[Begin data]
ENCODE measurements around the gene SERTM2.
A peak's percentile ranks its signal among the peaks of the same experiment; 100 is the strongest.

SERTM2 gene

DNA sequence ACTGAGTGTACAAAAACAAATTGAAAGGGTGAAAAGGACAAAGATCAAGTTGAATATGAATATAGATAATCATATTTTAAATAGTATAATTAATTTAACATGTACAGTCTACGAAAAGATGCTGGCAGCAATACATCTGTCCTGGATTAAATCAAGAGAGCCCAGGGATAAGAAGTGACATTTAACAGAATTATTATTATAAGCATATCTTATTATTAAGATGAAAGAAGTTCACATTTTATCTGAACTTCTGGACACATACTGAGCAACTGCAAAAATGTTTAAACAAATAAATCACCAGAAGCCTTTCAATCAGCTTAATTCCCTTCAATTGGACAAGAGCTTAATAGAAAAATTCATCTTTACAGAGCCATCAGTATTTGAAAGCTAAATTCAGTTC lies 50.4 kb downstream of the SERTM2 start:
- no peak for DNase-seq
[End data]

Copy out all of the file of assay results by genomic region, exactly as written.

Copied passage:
ENCODE measurements around the gene SERTM2.
A peak's percentile ranks its signal among the peaks of the same experiment; 100 is the strongest.

SERTM2 gene

DNA sequence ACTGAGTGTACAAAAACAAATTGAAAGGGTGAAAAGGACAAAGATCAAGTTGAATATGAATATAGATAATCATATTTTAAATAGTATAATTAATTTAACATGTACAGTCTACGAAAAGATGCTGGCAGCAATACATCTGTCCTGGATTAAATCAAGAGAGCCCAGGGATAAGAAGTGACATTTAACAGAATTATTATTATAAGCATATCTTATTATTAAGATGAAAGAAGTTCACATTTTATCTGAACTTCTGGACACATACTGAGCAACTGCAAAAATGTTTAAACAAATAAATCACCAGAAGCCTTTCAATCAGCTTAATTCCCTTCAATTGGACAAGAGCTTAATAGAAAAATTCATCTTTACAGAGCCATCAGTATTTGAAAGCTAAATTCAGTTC lies 50.4 kb downstream of the SERTM2 start:
- no peak for DNase-seq